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Taking Yellowstone’s Hot Springs Back in Time

Dec 22, 2014 09:24 AM EST

Yellowstone National Park's iconic hot springs are a stunning sight even today. But have you ever wondered what they would look like before humanity left its mark on the park? A team of researchers have now devised a model that shows how these natural wonders looked long before tourists set foot there.

A paper on this mathematical model, recently published in the journal Applied Optics, details how the brilliant visible colors of hot spring pools in Yellowstone, such as the Grand Prismatic Spring, were likely even more stunning in a by-gone age.

"When we started the study, it was clear we were just doing it for fun," Michael Vollmer, who co-authored the study, said in a statement.

However, "we were able to show is that you really don't have to get terribly complex - you can explain some very beautiful things with relatively simple models," added Vollmer's colleague Joseph Shaw, who was involved in the work.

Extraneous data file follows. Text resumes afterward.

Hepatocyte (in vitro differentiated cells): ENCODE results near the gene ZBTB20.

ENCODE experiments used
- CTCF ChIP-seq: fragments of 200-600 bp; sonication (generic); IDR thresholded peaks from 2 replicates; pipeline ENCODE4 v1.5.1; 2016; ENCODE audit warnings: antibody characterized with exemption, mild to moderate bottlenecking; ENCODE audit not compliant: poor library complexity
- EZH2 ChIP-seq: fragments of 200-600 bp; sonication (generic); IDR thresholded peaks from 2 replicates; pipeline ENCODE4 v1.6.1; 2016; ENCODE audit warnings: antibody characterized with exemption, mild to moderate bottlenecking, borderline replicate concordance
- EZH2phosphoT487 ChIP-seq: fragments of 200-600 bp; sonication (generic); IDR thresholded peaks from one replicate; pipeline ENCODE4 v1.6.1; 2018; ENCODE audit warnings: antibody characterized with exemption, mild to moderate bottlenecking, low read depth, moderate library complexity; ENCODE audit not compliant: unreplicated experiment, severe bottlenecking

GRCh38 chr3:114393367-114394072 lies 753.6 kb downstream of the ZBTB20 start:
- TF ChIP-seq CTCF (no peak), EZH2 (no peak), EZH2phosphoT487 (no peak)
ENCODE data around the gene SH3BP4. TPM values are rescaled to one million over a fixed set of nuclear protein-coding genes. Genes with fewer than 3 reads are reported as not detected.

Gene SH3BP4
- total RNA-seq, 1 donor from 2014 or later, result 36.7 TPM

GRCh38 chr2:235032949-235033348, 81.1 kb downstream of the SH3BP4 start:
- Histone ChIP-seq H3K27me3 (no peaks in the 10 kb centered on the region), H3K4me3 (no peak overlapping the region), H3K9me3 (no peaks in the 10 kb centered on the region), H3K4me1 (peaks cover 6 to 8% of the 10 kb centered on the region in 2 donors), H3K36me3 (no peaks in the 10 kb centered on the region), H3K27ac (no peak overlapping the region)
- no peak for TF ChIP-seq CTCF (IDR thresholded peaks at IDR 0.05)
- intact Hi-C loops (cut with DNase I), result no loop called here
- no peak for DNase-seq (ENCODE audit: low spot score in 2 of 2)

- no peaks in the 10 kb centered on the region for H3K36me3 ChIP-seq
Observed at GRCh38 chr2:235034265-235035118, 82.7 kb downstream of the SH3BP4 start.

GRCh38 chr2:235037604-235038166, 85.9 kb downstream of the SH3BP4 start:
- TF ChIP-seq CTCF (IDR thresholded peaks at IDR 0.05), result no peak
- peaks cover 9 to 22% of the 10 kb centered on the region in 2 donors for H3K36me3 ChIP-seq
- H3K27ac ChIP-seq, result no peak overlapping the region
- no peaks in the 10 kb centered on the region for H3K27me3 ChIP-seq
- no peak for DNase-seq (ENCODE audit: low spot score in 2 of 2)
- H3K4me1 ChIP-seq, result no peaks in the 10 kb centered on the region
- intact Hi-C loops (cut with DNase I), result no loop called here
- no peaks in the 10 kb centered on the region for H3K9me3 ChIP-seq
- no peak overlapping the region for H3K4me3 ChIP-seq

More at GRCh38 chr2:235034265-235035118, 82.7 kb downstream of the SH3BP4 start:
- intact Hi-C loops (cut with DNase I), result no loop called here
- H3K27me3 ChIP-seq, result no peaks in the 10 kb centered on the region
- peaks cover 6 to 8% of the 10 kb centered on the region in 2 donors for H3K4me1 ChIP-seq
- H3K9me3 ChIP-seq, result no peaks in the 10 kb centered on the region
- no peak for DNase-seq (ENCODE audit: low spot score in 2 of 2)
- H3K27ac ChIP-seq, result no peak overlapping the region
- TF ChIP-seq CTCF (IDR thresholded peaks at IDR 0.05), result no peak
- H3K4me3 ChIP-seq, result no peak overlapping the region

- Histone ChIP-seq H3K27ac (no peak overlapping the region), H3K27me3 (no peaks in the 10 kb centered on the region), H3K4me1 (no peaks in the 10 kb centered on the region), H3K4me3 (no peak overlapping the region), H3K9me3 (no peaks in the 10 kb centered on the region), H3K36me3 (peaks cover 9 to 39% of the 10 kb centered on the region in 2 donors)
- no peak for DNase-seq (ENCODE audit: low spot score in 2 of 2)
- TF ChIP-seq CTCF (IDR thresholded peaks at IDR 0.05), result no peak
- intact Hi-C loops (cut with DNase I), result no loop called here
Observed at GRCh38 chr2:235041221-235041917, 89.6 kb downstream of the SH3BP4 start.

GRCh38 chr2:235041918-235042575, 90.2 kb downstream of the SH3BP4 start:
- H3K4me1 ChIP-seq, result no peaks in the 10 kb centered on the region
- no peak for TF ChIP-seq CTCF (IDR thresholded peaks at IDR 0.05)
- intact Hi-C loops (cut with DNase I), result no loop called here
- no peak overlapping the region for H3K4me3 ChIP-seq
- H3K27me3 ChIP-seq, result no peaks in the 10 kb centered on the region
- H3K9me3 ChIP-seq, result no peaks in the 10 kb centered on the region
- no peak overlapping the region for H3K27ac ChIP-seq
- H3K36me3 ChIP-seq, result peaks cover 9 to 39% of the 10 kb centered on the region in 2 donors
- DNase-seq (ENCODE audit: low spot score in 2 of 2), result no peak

The resulting one-dimensional model allowed researchers for the first time to mathematically describe the complex interplay of bacteria mats and underwater vents in these springs - long known to be the causes of the color displays and light scattering that can be seen at these natural national treasures.

Using these calculations, along with previously available information about the physical dimensions of the pools, the researchers were able to create simple renderings of the pools that are strikingly similar to actual photographs.

They also were able to reapply this data to predict what the springs looked like decades ago, when their crucial underwater vents and mats weren't as obscured by pollution such as make-a-wish coins and even trash. (Scroll to read on...)

The researchers note that they primarily looked into how the vents - and thus water temperature and light scattering - has changed over the years.

"There are people at my university who are world experts in the biological side of what's going on in the pools," added Shaw. "They're looking for ways to monitor changes in the biology - when the biology changes, that causes color changes - so we're actually looking at possibilities of collaborating in the future."

For more great nature science stories and general news, please visit our sister site, Headlines and Global News (HNGN).

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